July 21, 2004,
Annie Jacobsen's recent piece for WomensWallStreet.Com made waves. Her account of flying with her family while 14 Middle Eastern passengers acted in a threatening and apparently coordinated manner makes for a terrifying read. Her article captures her sickening sense of both uncertainty and inevitability as what might possibly have been the next 9/11 unfolded around her.
Fortunately, nothing of the sort happened. On June 29, Northwest Airlines Flight 327 landed safely in Los Angeles and a phalanx of law enforcement greeted the suspicious passengers, whisking them away for some intense interviews. Jacobsen noted a pile of Syrian passports in the hand of a law-enforcement official.
But the men checked out, and Jacobsen was told that they were "hired as musicians to play at a casino in the desert." She was not told the name of the band, nor the name of the casino. And as her story made the rounds through the Internet and beyond (the Dallas Morning News printed a condensed version earlier this week), a note of skepticism about her story crept in. Had she imagined the whole thing? Or was the government covering up a "dry run" for another terrorist attack?
Columnist and blogger Michelle Malkin confirmed some of the details of Jacobsen's story with the Federal Air Marshal's service, but the identity of the band remained the subject of much speculation. For a while the blogosphere settled on a Syrian band called Kulna Sawa as a likely candidate, but the gents at Powerline received a note from that group's tour manager explaining the band was still in Syria when all this happened. Even the mainstream media began to notice the story: New York Times reporter Joe Sharkey confirmed some of the details of the story today but admitted he, too, was unable to identify the band.
Well, I am nominally the "news director" for Stanford University's student radio station, KZSU, and I figured I'd help the Times out. There aren't that many casinos in southern California, so I had my research assistant, Mr. Google, take a look at some. An hour later I was talking to the nice folks at Sycuan Casino & Resort, near San Diego. Unlike most casinos where it's all Elvis impersonators, Paul Anka, and Linda Ronstadt oh, wait, scratch that last one Sycuan books the occasional "ethnic music" show, too. In August, for example, they'll have a Vietnamese night.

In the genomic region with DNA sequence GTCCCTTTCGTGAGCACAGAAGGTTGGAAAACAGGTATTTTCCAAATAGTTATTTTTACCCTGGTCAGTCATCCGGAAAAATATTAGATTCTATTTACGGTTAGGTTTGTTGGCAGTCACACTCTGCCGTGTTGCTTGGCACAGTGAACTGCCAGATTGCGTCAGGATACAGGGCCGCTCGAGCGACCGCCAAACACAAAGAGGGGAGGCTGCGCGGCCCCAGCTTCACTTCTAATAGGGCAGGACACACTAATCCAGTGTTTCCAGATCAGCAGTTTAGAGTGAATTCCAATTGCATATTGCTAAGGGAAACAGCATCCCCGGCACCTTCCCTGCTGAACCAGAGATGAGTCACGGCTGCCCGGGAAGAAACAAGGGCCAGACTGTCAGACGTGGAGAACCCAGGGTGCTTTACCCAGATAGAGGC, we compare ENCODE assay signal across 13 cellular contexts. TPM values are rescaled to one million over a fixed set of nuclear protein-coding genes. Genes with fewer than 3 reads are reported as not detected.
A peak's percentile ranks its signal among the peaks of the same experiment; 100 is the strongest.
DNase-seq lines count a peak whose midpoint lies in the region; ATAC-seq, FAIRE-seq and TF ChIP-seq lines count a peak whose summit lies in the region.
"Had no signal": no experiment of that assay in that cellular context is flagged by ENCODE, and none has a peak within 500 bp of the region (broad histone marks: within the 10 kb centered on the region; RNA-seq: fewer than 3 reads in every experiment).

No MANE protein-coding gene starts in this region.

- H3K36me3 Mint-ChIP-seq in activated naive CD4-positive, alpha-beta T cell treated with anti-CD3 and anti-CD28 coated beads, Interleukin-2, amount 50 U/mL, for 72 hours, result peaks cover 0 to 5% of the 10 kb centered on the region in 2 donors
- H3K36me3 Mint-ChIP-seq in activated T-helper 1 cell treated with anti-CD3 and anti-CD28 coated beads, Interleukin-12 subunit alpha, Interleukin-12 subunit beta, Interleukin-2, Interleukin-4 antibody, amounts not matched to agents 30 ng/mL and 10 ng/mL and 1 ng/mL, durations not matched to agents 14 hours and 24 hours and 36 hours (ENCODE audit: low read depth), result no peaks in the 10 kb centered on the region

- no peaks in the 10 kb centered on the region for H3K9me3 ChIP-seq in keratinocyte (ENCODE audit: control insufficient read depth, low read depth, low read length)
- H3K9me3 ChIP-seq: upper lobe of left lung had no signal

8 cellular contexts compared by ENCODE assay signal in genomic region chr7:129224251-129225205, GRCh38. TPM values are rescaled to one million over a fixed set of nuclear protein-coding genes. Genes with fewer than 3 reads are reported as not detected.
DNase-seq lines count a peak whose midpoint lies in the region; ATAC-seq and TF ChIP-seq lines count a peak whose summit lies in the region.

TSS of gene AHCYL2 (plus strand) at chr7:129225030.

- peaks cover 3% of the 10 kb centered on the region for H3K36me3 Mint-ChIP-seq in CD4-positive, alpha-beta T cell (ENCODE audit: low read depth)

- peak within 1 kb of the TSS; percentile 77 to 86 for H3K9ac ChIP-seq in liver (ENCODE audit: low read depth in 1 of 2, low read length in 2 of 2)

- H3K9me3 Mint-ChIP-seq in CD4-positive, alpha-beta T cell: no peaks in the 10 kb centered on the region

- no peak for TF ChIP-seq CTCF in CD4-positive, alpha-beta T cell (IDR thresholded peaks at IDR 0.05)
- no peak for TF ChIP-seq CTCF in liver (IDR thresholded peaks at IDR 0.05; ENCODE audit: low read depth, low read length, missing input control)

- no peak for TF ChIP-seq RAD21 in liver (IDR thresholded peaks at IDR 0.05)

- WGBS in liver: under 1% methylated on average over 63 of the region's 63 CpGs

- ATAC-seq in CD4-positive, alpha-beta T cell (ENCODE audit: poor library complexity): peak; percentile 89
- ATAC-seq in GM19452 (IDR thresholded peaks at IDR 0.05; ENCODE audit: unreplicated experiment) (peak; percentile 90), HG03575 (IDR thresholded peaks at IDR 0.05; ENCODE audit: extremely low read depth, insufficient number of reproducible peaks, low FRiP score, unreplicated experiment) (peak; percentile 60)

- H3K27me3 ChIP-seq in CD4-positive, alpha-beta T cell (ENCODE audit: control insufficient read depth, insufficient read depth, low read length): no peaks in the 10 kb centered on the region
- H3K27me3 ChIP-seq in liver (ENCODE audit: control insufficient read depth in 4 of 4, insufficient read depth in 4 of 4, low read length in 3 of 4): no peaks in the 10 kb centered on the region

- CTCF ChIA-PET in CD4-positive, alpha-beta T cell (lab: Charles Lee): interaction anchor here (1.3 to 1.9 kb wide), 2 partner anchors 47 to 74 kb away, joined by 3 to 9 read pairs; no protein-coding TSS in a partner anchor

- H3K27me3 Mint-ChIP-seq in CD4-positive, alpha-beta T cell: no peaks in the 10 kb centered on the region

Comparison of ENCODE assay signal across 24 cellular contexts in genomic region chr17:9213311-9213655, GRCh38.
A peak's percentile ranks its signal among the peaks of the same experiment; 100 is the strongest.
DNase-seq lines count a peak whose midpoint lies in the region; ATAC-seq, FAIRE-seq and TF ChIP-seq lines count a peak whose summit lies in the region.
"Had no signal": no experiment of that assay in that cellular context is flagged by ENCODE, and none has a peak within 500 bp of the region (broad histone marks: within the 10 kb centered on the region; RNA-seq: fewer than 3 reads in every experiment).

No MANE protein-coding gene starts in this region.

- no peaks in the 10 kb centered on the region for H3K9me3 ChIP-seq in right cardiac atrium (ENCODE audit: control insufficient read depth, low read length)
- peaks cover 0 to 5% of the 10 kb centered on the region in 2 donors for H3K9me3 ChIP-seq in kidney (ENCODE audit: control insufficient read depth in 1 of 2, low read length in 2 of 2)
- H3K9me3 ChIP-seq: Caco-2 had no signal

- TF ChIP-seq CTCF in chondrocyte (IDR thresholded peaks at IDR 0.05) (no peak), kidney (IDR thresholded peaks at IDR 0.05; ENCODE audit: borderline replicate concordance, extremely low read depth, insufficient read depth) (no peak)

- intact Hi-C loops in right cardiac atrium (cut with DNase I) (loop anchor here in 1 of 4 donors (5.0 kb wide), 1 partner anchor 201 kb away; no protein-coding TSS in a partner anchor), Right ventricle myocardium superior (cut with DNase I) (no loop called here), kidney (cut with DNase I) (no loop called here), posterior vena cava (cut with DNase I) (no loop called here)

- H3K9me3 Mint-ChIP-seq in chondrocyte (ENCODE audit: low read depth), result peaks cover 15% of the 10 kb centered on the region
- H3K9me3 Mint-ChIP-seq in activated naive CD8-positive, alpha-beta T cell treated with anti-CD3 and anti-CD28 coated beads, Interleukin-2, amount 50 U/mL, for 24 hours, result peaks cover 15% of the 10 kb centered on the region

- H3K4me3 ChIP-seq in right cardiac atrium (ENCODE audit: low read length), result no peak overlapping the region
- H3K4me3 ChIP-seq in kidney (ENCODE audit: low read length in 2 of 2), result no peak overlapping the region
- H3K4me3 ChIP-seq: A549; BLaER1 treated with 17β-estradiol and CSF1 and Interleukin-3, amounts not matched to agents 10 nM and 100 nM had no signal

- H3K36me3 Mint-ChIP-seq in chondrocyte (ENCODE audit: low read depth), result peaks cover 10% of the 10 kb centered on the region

"Oh, do you mean Arab music?" inquired Angie, who answered Sycuan's phone. Yes, they had had an Arab act perform on July 1, an artist named Nour Mehana. Terry, Angie's supervisor at Sycuan, confirmed that he was there and that there was probably a backup band brought in, since there's no house band at Sycuan. In fractions of a second, Mr. Google found a website for Sycuan's event promoters, Anthem Artists, whose archive confirms Nour Mehana performed at Sycuan on 7/01/04.
And then I noticed something that was truly terrifying, something linking Nour Mehana to a figure of such repulsive evil that I felt a rush of prickly fear not unlike Jacobsen's: Just one week later, the same company that arranged Mehana's performance, also booked Carrot Top!
I talked to James Cullen of Anthem Artists who confirms that Nour Mehana's large band did arrive on Northwest Flight 327. Some of them came in from Detroit, and some from Lebanon. Cullen says they never said anything about a disturbance on the flight to him, even though "I stayed in the same hotel, they were nice, they stayed right above me." He said that they were fine musicians, put on a great show, and he would work with them again in the future.
Cullen did receive a follow-up e-mail from the Department of Homeland Security, asking him to confirm that the band had played their gig at Sycuan. He had read Jacobsen's article and concluded that some "people are just paranoid." A pilot himself, Cullen insisted that the patterns Jacobsen perceived wouldn't occur to him. "We should take pride in our system. We've got to trust our system." (Cullen made it clear that he opposes "this crazy Bush Iraq war sh*t," but it is important to bear in mind that Cullen also admitted to booking Carrot Top.)